What’s the Lady Farmer cure for the January doldrums? Planning the next season’s garden, of course! There’s a jumble of seed catalogs and plant guides that I keep fireside and peruse while visions of veggies dance in my head. This year I’m especially excited to be expanding my selection of perennial vegetables.
Why cultivate perennial vegetables in place of the annuals that comprise the typical summer garden? The tomatoes, squash, peas, peppers, lettuce, cucumbers and the like that we consider standard home-grown produce are easy enough to grow, and even the inexperienced gardener can expect a good yield. Perennial herbs and vegetables, on the other hand, are harder to find and usually take longer to establish, so it might be a year or even longer before you get food from a plant.
Despite these drawbacks, the benefits of growing perennial vegetables are many. For starters, they are a lot less work! You plant them once and then you can neglect them. Once these edible perennials have taken hold they will be repeat performers year after year and establish mature root systems that not only enrich the soil and crowd out the weeds, but increase the plant’s resistance to drought and pests as well. Perennials help hold water and nutrients in the soil and create habitat for a wide variety of microorganisms that make a garden fertile and healthy. Also, because the soil around the plant doesn’t have to be disturbed every year, it’s able to capture carbon from the atmosphere and sequester it, an important process in the reversal of global warming. And if that isn’t enough, perennial vegetables are often harvested earlier or later in the year, thereby extending the season. They’re also useful in creating a permanent edible landscape. Just imagine having an established food supply from your garden that comes back every year on its own!
So which vegetables are perennial? The ones we’re most familiar with are rhubarb and asparagus, but there are many others. Here are few perennial veggies that are good to start with, some of which I have already and others that I plan to introduce this year.
Perennial Vegetables To Plant in Your Garden
Sunchokes (Jerusalem Artichoke)
Plant these tubers in the ground and enjoy beautiful sunflower-type blooms on top of a dense cluster of 6-8 ft stalks in late summer. At the end of the season, you can dig up the tubers and eat them like potatoes — cooked in soups, mashed, baked or fried.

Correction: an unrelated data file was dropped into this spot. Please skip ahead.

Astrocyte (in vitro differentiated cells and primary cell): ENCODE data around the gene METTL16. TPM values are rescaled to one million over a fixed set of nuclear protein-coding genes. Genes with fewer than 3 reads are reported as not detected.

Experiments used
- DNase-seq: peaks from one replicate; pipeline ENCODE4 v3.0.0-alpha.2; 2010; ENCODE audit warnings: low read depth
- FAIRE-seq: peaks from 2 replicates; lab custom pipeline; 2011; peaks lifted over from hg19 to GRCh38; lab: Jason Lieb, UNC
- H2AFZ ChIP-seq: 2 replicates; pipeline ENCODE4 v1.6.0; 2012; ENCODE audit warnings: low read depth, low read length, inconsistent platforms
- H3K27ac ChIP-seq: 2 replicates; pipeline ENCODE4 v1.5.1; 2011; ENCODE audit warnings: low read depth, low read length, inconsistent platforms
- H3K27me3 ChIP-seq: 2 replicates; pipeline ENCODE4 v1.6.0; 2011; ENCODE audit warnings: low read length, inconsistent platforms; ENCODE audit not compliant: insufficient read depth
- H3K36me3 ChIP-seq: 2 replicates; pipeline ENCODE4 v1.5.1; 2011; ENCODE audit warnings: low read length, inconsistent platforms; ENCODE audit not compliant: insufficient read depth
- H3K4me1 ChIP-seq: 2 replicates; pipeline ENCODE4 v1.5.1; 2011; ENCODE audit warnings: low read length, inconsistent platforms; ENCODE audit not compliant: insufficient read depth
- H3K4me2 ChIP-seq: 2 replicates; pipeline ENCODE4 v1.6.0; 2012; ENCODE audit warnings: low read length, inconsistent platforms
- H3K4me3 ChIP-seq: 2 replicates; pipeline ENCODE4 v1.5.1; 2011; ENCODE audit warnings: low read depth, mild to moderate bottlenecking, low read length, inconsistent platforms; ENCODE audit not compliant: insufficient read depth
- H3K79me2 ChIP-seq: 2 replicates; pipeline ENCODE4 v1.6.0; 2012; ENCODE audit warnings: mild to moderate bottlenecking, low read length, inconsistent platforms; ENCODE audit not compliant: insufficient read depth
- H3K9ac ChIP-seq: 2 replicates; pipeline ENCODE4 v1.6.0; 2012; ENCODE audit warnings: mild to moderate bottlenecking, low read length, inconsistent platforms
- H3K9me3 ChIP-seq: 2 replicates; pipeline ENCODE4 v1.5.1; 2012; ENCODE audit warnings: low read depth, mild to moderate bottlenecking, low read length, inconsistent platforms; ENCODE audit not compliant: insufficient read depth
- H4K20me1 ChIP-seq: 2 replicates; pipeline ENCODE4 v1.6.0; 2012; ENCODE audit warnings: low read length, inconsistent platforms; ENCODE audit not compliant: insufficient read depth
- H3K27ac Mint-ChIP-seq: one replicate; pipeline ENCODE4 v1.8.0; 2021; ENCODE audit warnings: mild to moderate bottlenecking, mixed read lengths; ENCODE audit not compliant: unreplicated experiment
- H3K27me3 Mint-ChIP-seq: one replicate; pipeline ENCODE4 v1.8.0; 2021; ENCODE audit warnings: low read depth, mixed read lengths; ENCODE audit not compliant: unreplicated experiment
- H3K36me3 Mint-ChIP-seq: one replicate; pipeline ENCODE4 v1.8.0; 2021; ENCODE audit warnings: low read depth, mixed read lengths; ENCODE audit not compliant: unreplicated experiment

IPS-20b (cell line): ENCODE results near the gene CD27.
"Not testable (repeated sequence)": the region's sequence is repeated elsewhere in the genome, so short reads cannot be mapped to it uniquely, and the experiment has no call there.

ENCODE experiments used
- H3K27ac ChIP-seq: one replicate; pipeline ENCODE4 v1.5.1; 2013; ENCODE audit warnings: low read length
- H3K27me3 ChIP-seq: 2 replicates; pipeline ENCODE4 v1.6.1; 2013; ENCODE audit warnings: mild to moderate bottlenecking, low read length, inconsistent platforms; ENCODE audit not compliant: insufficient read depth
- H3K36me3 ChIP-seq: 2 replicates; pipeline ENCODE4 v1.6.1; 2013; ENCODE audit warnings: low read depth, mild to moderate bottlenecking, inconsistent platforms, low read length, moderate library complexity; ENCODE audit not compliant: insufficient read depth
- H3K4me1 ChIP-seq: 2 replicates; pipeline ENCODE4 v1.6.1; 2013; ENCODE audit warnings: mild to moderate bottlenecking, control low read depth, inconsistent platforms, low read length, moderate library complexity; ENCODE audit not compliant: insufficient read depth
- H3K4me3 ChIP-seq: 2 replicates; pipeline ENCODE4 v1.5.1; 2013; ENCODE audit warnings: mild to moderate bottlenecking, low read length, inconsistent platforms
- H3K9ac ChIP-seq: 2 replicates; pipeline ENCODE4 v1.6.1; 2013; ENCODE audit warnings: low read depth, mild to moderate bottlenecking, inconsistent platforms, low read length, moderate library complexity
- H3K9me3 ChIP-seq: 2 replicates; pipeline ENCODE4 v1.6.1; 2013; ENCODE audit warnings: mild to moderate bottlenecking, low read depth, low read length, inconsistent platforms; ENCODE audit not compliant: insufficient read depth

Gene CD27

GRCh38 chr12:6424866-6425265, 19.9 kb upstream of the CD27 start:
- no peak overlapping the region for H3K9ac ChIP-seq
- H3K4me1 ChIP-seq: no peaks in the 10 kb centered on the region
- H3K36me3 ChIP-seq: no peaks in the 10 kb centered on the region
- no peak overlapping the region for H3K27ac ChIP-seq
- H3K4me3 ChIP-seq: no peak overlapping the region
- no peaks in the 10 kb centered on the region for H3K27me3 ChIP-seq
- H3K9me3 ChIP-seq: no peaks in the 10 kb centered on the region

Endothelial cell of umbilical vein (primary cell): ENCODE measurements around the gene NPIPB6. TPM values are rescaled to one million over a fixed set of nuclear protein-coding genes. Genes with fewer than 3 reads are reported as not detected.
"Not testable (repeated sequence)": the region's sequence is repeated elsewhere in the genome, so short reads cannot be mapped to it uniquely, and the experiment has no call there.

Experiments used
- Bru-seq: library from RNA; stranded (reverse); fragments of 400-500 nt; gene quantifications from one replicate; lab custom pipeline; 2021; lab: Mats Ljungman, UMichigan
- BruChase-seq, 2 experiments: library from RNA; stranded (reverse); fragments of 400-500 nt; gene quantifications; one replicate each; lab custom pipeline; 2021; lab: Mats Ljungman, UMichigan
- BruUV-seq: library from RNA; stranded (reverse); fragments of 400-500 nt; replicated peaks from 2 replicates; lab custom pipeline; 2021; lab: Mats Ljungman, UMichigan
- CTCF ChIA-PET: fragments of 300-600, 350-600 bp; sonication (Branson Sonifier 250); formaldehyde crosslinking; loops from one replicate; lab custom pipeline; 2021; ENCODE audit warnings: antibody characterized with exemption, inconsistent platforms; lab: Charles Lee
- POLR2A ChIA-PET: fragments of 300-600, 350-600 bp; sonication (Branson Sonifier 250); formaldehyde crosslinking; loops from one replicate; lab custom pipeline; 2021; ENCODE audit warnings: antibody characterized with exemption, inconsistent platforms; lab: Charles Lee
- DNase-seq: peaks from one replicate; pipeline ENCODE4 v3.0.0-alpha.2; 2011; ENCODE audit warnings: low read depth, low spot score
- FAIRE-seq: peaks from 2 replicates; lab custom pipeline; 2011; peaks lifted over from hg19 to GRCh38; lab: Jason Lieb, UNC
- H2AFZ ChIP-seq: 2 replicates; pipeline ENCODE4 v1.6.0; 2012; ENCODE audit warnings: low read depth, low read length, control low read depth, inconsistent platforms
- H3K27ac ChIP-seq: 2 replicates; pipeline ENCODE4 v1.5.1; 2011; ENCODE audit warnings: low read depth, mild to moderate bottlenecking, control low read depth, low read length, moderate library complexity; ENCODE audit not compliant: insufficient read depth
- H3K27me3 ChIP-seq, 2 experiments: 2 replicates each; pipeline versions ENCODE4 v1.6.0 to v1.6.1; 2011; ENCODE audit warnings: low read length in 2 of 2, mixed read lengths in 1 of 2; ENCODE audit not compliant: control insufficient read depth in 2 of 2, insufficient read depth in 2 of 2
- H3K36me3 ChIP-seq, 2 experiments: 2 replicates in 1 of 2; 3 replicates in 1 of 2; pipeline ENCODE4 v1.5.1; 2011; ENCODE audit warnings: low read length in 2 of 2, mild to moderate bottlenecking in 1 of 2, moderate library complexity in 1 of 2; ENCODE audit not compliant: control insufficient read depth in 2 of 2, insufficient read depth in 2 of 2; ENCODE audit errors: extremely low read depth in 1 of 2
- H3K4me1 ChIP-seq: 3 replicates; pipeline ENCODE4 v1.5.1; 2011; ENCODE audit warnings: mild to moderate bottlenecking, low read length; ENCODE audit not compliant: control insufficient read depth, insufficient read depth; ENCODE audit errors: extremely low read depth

Ramps (Wild Leeks)
Shade-loving,clumping and spreading leafy vegetable used as a green in salads or as a flavoring such as a leek or scallion. The bulbs can be used like garlic and onions. (Also in the old fairy tale, it was Rapunzel’s mother who was craving ramps and sent her husband to steal them from the witch’s garden.)
Also called warty cabbage, this leafy green resembles arugula but produces a small broccoli-like flower. It grows in clumps and has a slightly bitter, peppery flavor. It’s a great addition to mixed cooked greens or eaten raw.
This leafy shrub grows to about 3 ft tall and wide. The leaves can be used like collards or mustard greens while the new spring shoots are harvested and prepared in much the same way as asparagus. The flower is similar to broccoli.
Can be used like spinach, cooked or raw, though when eaten fresh, the strong lemony flavor serves well in a mix with other milder leafy greens. It grows easily from seed and catches on quickly in the garden, improving the soil around it season after season.
Common Sorrel is an heirloom variety that is high in vitamin C and a hardy perennial in USDA zones 3-7. You can find seeds here!
You probably won’t find a wide selection of perennial vegetable plants or seeds from the usual sources. Our go-to nurseries are sold out for the season, but we are actively researching and will link back any reputable sources here. If you have suggestions of nurseries, let us know!
Want to learn more?
Eric Toensmeier’s book Perennial Vegetables (Chelsea Green Publishing, 2007) was a great resource for this article.